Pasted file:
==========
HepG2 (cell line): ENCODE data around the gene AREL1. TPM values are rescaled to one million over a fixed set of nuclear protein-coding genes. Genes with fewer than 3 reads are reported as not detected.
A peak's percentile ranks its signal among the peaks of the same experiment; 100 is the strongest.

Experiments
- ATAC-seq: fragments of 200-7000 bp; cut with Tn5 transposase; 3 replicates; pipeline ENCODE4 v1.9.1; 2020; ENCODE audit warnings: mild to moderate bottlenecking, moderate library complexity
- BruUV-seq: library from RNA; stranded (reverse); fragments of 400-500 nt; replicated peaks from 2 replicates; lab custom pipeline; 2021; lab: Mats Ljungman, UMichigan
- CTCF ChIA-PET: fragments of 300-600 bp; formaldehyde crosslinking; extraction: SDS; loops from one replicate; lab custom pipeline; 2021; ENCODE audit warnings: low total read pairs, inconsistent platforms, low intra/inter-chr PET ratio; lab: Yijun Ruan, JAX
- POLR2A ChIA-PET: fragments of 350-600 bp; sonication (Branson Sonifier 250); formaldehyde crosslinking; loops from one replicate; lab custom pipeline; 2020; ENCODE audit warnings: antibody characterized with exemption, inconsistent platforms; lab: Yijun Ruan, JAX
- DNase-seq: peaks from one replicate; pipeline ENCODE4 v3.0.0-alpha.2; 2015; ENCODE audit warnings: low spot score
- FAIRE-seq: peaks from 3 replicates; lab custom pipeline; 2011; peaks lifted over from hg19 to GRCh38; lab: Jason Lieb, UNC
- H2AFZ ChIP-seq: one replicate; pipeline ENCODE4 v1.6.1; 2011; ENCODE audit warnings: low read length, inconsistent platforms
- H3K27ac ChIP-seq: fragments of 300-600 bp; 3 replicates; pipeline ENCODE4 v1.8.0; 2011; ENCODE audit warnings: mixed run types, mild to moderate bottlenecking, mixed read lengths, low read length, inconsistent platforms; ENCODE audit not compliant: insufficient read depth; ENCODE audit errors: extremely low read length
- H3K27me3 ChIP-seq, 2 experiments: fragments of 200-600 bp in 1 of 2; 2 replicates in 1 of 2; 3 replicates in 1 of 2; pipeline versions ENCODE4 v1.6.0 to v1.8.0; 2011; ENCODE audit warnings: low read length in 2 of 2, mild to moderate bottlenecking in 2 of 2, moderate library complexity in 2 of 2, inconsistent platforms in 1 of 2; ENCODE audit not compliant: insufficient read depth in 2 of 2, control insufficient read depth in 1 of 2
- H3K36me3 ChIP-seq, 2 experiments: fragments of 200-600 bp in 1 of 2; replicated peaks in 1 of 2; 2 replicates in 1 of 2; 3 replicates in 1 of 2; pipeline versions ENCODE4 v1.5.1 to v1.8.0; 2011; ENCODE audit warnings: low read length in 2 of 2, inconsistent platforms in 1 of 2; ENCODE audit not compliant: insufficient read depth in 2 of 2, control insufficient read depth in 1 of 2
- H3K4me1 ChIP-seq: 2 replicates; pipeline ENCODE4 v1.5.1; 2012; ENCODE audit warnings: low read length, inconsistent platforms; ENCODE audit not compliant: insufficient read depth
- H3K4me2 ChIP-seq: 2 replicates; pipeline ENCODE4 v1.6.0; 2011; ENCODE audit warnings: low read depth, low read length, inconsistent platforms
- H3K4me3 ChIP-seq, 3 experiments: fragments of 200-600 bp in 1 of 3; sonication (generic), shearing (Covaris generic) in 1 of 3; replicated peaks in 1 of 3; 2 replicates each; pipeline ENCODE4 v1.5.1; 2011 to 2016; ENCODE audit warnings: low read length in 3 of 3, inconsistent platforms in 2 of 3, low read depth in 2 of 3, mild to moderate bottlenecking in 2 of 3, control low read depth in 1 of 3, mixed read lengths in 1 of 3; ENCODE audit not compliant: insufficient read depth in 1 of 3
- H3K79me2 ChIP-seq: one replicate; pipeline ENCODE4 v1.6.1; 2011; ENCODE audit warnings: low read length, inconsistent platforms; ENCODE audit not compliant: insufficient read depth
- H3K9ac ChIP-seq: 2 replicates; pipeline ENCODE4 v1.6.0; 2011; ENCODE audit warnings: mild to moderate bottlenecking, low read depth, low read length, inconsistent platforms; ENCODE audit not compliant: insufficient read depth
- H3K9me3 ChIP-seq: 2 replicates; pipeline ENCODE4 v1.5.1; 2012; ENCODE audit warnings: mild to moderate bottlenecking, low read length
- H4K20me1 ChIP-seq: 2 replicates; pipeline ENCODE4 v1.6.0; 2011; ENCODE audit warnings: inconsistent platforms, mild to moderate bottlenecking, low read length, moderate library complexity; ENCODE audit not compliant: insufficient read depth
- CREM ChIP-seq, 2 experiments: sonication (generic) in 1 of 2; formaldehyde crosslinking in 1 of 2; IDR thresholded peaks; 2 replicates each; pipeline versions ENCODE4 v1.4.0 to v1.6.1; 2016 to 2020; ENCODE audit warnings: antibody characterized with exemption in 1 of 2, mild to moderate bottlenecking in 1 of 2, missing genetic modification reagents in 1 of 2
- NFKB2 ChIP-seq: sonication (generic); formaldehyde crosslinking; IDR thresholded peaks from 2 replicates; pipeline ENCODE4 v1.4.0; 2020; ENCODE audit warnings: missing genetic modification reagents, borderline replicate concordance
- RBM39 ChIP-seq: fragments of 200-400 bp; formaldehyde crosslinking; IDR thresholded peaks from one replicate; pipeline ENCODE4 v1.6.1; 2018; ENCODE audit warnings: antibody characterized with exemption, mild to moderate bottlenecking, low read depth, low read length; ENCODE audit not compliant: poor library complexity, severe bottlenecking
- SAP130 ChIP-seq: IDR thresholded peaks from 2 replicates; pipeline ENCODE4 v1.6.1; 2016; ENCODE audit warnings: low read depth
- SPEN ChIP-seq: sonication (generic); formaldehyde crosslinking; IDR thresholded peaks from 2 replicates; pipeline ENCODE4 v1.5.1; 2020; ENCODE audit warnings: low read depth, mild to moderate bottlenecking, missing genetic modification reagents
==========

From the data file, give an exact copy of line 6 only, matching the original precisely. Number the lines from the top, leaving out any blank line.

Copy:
- CTCF ChIA-PET: fragments of 300-600 bp; formaldehyde crosslinking; extraction: SDS; loops from one replicate; lab custom pipeline; 2021; ENCODE audit warnings: low total read pairs, inconsistent platforms, low intra/inter-chr PET ratio; lab: Yijun Ruan, JAX